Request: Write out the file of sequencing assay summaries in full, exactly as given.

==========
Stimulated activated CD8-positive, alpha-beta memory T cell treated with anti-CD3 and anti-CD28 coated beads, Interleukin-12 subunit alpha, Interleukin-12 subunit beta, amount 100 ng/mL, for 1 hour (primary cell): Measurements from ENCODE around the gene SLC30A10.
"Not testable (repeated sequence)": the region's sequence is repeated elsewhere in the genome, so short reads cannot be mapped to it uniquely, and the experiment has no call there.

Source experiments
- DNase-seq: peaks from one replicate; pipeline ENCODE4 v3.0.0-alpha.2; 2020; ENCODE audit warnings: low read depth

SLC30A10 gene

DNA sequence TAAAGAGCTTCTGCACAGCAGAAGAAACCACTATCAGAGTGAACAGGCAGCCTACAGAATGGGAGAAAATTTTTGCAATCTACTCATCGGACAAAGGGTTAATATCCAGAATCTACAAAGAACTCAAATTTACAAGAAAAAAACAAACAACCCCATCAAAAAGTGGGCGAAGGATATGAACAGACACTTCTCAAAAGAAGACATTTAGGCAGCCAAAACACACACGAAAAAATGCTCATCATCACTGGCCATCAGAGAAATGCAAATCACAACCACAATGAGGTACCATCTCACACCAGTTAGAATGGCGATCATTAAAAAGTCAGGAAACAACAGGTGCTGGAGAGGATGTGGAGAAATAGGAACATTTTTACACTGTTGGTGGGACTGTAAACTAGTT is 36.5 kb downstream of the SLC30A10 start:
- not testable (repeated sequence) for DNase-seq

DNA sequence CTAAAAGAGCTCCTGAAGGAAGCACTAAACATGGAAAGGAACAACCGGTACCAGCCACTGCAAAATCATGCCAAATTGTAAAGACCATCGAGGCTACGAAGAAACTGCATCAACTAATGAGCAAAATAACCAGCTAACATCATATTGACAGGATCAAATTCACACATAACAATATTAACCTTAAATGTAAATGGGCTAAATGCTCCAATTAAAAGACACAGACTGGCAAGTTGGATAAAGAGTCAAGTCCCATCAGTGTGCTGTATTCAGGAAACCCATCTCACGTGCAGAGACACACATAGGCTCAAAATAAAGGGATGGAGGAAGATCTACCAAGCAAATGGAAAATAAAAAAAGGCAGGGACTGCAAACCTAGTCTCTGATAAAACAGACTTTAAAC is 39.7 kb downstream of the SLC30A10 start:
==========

Stimulated activated CD8-positive, alpha-beta memory T cell treated with anti-CD3 and anti-CD28 coated beads, Interleukin-12 subunit alpha, Interleukin-12 subunit beta, amount 100 ng/mL, for 1 hour (primary cell): Measurements from ENCODE around the gene SLC30A10.
"Not testable (repeated sequence)": the region's sequence is repeated elsewhere in the genome, so short reads cannot be mapped to it uniquely, and the experiment has no call there.

Source experiments
- DNase-seq: peaks from one replicate; pipeline ENCODE4 v3.0.0-alpha.2; 2020; ENCODE audit warnings: low read depth

SLC30A10 gene

DNA sequence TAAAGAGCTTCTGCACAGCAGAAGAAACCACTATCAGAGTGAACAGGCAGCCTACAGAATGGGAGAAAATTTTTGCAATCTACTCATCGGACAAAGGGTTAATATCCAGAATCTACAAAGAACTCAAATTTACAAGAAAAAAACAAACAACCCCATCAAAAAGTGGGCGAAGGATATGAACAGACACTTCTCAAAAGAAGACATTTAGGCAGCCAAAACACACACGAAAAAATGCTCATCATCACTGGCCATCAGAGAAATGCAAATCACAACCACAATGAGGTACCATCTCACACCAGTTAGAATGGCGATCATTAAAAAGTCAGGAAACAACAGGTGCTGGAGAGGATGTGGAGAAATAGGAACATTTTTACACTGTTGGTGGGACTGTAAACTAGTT is 36.5 kb downstream of the SLC30A10 start:
- not testable (repeated sequence) for DNase-seq

DNA sequence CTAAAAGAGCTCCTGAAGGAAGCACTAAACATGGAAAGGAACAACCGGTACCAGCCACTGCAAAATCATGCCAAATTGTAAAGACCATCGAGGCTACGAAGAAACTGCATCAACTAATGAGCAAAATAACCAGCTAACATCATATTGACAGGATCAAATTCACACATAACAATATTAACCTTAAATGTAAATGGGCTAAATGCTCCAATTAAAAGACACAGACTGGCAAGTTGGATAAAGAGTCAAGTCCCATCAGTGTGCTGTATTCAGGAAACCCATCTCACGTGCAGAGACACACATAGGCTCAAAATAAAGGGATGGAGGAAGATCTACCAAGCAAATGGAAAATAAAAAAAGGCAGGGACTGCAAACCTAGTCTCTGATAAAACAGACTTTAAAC is 39.7 kb downstream of the SLC30A10 start: